Now that I’ve offered some preliminary basics of how I think and how I attempt to be successful at life, I’d like to offer some clarity: I’ve given the description “because Minimalism is hard” and following that, I’ve shown some of the minimalist aesthetics in my life and some of the minimalist methodology in my life as suggested by Alan and Boyle, but I believe Minimalism has three perspectives, Aesthetic, Method, and Philosophy.
I was originally attracted to the idea of Minimalism by its aesthetic in clothing design and then my interest in minimalist interior and artistic design followed, however, my minimalist roots begin in its methodology. My mother is incredibly organized and structured in her home and budget and I grew up with those ideas and an entirely different way of applying them. I cannot maintain what I organize very well, so to solve this, I began routinely “purging” my room and closet of things I no longer felt attached to or needed. I did this entirely of my own volition and it drove my mother mad as it meant that I didn’t save the birthday cards she wrote, or the toys, or the little souvenirs or gifts I had acquired, but by the end of my purging, I still hadn’t made my bed which might have been all she had asked me to do eight hours prior.
I identified clutter as a source of discourse and barriers in my life, but I had virtually no rhyme or reason for this concept; it just worked for me, “some people are good at maintaining and some are just good at fixing”. I know I’m a fixer.
I didn’t think of Minimalism as a philosophy until naturally some time after my required Philosophy and Ethics course in undergrad. I had begun to ask “why” in my overarching world view, such as my political decisions in which I transitioned from Conservative Republican to Libertarian primarily because ethically I believed that right of the one is stronger than the might of the many. I became a Methodist when I had been raised in a Post-Campbell, Non-Denominational Sect my entire life. However, just as I was not so good at maintaining, I also struggled to find congruence in my day to day life compared with my beliefs. One of my bridesmaids studies Environmentalism. I care about recycling and accept that global warming is in fact occurring, but I didn’t see much risk in it until she explained that philosophically, we should prioritize human life over nature, but in doing so, we’ve ended up harming the planet so harshly that it is a harm to future human life. She gave philosophy as a reason for why and suddenly Environmentalism mattered to me in my every day life. I play games searching for places to recycle a bottle because it is worth the hassle. I now buy bar shampoo and conditioner and I actually hate my conditioner right now, but the feeling is worth it, that I’ve done some benevolence that gives me a sense of congruence.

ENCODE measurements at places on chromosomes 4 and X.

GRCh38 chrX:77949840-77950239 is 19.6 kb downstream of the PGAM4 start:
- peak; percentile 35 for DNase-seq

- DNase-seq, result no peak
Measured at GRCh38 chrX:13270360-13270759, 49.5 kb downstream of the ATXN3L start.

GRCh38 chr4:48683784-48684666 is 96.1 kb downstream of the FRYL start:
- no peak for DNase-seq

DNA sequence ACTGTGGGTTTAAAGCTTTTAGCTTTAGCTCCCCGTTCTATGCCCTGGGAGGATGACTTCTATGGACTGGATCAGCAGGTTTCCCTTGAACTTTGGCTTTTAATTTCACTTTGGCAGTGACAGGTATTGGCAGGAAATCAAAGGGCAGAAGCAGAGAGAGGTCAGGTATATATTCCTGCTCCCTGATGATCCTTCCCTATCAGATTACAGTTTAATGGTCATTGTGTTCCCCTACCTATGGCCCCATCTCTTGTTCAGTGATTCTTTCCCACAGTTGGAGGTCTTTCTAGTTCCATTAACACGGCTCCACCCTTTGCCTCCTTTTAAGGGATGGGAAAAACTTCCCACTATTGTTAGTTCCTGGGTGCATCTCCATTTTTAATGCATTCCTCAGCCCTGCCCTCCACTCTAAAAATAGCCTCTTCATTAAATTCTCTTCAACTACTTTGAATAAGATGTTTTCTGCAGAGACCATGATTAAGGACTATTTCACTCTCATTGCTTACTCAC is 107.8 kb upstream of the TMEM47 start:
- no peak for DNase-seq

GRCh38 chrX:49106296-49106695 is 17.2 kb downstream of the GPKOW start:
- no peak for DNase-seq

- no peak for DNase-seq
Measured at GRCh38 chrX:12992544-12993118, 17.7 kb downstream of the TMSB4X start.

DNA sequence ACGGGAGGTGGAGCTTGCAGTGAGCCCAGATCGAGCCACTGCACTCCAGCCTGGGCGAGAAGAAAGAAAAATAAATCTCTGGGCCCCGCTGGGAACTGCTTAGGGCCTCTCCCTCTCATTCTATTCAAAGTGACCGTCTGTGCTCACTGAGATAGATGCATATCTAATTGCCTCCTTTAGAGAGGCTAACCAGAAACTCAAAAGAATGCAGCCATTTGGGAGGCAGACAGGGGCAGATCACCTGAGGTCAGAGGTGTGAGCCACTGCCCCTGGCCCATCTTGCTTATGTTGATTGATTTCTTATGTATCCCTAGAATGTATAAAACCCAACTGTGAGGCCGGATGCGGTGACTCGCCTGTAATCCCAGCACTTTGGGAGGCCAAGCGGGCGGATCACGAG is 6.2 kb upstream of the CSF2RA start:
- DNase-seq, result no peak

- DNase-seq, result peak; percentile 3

It was shortly after this revelation that I picked up Boyle’s book and realized that there might be a reason that I was attracted to Minimalism just as there was a reason for my political and religious views, and that those reasons matter enough that they should be a part of my every day life, not just apart of fixing my life.
As someone who is religious, it was important to me that I had scripturally fueled reasoning for my newfound obsession, but I could not just hunt it out and risk making excuses for myself. I was blessed and the answer hit me in the form of a sermon where the rich young ruler is discussed. The rich young ruler comes to Jesus and asks what must be done to enter the kingdom of heaven. He proves that he has followed the law almost perfectly and that he is a good man, but Jesus then tells him “sell all your possessions, give to the poor, and follow me” and the young man leaves devastated. I was always confused by that story as I know that Jesus was not truly asking that anyone must sell everything, but I was offered some clarity: Jesus asked this man to simplify so that he is free to do God’s will.
We Americans do not realize that we are in fact the richest people in the world if we are making more than 30k a year because wealth is relative. So is clutter. I need to reduce anything that holds me back from doing good in the lives of others. Obsessing over what to wear distracts me from simply appreciating beauty of my body in or out of clothing. Having more stuff means having more stuff to clean until cleaning is no longer caring for my possessions but a chore. Buying everything that strikes my fancy means not having money for the homeless man I met on the way home, or for that trip that grows my fiancé and me.
To me, Minimalism as a philosophy is the idea that we all have the same space; the less stuff that occupies that space is more freedom for us to move in that space, or perhaps enter someone else’s space. We have an ethical responsibility to be free enough of our own burdens to aid others with theirs